Incredibly, political advertising seems to have surged ahead of the general market in using data and technology in TV ad buying. This past weekend, The New York Times Magazine ran a cover story about the Obama reelection campaign’s use of data in buying and targeting more than $400 million in TV advertising.
The Times piece gave us a glimpse of how the Obama campaign significantly outperformed the Romney campaign in TV ad buying, where each campaign spent the lion’s share of their media budgets. Obama’s team leveraged precise, set-top-box data for their TV buying and targeting, rejecting the decades-old, broad ratings-driven approach that the Romney team employed, and which most marketers and their agencies continue to use today. Basically, the Obama team used the anonymous viewing data to figure out which shows specific groups of voters were most likely to be watching and used that information to make smarter and cheaper buys.
Did smarter and cheaper TV media swing the election for Obama? It’s impossible to know. However, the election was close enough, and TV media was such an important part of the campaign, that it’s not hard to believe that the better use of almost one-half billion dollars of spend was a crucial factor in returning Obama to the White House. Plus, I’m a big believer in the power of advertising, so that notion is in line with my biases as well. As I read the article, I was struck by several concepts where what the Obama campaign did seemed to be at odds with what were used to in commercial advertising. Here are a few:
It wasn’t about the content. Unlike most general-market TV advertisers, who love to talk about how much they love the content of the shows they support (which, as you would imagine, provides immense pleasure and profits to the people who sell them those ads), Obama’s team didn’t talk about the content at all – only about the audiences they were trying to reach and what the data told them. To them, shows were just surrogates for the specific groups of voters or influencers that they wanted to reach.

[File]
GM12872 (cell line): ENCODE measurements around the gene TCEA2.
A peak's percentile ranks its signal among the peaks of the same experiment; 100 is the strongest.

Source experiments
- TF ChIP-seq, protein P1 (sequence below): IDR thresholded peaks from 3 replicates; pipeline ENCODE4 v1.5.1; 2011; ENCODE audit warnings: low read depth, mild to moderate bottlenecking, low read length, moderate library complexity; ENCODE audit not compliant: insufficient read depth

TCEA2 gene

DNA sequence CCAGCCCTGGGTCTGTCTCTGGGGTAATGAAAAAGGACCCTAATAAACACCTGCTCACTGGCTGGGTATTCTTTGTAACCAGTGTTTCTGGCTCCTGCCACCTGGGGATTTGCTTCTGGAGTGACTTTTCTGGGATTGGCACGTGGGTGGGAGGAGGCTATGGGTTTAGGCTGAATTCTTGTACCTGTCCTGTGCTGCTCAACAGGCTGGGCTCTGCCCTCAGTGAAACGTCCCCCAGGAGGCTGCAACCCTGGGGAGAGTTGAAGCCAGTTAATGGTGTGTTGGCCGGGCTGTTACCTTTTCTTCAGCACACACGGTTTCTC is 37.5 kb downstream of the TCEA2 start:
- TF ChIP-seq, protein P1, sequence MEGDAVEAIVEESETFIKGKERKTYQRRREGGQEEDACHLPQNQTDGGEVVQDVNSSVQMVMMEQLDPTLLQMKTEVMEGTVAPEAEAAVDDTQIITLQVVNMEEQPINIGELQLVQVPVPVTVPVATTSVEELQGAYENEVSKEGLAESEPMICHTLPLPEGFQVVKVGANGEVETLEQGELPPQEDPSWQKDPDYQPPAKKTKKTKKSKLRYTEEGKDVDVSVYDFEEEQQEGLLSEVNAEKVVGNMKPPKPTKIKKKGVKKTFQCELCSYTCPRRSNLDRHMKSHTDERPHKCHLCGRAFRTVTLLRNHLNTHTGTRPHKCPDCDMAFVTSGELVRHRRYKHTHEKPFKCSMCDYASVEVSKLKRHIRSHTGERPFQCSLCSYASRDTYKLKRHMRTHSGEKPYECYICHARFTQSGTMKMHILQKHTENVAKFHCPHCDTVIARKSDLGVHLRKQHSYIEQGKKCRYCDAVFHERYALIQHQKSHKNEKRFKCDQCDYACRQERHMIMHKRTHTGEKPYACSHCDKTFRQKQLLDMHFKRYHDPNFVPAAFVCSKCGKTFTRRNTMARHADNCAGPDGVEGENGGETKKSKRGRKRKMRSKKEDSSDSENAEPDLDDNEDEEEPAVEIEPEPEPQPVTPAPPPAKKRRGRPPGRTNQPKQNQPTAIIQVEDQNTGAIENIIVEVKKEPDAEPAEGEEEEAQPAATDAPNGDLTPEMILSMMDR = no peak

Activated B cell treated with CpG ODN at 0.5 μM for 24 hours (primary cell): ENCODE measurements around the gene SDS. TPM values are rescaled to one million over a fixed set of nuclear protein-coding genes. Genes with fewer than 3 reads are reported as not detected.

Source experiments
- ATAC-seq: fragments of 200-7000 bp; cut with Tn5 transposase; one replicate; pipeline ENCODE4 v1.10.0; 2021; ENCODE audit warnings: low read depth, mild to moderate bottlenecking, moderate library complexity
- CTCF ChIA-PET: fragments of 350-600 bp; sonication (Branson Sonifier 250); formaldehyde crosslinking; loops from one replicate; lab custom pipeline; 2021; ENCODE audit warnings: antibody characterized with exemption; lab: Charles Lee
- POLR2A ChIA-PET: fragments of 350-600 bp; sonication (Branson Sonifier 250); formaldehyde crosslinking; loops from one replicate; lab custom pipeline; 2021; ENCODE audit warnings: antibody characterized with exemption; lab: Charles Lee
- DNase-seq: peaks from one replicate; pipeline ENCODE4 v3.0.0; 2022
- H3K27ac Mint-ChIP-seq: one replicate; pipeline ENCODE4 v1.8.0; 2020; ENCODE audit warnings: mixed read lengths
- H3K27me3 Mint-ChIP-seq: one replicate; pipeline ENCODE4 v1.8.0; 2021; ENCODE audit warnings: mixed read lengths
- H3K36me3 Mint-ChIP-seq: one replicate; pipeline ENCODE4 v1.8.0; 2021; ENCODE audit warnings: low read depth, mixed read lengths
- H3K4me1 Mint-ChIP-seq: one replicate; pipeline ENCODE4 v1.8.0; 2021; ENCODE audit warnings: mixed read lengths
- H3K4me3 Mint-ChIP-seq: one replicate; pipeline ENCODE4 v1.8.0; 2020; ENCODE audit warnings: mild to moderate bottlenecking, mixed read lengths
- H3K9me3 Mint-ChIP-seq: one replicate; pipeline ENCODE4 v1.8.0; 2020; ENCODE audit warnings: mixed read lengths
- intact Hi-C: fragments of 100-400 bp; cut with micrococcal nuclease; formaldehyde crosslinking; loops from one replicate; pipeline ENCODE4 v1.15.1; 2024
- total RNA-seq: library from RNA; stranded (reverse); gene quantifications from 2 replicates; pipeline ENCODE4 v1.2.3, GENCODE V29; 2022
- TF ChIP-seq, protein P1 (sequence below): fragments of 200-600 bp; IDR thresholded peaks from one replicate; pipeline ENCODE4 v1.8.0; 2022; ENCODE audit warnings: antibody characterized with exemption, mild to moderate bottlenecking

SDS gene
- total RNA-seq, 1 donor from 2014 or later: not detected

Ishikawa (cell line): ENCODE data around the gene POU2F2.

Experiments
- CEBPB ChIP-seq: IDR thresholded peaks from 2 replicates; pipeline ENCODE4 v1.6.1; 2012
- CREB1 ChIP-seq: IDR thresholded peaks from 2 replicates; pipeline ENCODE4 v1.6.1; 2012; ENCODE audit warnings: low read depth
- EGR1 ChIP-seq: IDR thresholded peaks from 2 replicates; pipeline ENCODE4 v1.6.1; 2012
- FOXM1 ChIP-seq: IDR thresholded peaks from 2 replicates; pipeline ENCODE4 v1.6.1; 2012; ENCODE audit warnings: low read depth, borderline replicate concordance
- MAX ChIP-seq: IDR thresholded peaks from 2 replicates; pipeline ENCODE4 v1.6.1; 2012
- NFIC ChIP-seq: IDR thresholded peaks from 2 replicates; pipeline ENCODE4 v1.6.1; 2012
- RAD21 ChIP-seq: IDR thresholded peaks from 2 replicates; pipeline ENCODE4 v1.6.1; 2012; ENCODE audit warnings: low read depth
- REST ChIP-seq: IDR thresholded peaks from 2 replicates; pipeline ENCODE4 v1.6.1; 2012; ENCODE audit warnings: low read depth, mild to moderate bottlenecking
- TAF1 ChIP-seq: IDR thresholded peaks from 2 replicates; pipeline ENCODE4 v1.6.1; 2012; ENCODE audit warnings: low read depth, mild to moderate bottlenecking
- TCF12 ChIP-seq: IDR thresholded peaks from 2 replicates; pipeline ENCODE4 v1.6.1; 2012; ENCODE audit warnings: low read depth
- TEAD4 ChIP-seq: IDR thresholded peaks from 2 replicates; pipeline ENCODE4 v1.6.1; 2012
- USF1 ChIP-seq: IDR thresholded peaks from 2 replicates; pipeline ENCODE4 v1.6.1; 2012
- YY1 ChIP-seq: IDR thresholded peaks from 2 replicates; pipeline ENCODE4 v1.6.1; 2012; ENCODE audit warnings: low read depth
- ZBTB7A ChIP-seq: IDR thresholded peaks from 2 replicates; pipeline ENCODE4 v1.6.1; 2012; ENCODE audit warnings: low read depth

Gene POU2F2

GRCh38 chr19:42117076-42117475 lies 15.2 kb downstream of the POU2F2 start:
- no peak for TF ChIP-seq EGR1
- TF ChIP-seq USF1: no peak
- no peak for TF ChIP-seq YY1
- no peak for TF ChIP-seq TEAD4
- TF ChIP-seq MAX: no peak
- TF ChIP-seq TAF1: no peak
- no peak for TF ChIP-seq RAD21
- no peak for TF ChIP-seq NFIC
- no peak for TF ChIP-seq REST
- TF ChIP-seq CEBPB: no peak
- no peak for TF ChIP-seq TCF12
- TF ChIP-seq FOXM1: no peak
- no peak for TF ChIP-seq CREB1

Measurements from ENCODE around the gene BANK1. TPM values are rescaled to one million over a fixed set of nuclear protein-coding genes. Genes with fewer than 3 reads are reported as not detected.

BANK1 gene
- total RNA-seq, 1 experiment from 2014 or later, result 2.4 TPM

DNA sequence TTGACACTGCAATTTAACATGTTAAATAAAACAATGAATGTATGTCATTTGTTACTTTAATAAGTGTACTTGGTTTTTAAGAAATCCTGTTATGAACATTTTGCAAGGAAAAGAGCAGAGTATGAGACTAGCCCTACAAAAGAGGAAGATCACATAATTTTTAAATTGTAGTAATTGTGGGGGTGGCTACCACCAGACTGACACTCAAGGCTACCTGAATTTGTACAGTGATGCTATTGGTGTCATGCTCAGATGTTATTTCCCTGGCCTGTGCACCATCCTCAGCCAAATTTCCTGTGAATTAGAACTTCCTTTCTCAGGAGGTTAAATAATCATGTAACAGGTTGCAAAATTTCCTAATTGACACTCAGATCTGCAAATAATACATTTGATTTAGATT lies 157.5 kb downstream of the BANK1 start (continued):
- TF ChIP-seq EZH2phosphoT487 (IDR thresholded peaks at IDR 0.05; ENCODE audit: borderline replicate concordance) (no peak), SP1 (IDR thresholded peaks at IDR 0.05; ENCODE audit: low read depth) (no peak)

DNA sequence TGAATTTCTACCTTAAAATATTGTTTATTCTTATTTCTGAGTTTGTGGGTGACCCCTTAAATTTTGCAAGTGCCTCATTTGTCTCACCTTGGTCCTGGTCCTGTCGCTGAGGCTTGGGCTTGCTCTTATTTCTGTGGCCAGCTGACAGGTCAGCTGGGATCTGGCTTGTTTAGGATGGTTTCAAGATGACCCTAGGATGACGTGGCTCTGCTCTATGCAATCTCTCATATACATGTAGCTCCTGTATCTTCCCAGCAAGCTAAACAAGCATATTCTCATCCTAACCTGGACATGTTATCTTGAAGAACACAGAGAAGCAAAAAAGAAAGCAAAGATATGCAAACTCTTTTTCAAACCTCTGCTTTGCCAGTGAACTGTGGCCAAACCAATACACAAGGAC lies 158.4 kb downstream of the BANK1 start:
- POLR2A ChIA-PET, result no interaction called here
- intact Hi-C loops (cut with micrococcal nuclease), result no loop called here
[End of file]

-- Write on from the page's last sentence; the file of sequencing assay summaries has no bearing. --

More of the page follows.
The rhetoric followed the action, rather than preceding it. It’s hard to read ad and media trades these days and not see someone’s quote about how they are going to start using data and technology to do a better job buying TV advertising – and then they go right back to making the same upfront buys that they’ve made for years. In the ad business, rhetoric about change can precede actual actions and real change by years. Here, the Obama campaign just went out and did it, and didn’t talk about it until after the campaign was well over.
Unique group of people. A big theme of the story was the unique and quite talented group the campaign assembled to pull this off. They were true experts in data and direct marketing, not just folks from legacy media agencies re-badged with data and technology titles, which we see all too often. Instead, they were the types of folks you typically find attracted to start-ups and trying to change markets and get rich in the process. This was part of their motivation here, since their hope was to use the campaign work as a springboard to revolutionizing the entire $60 billion-$70 billion U.S. TV media marketplace.
I believe that if Obama had focused only on the content of the shows where his campaign bought ads, he wouldn’t be president today. What do you think?
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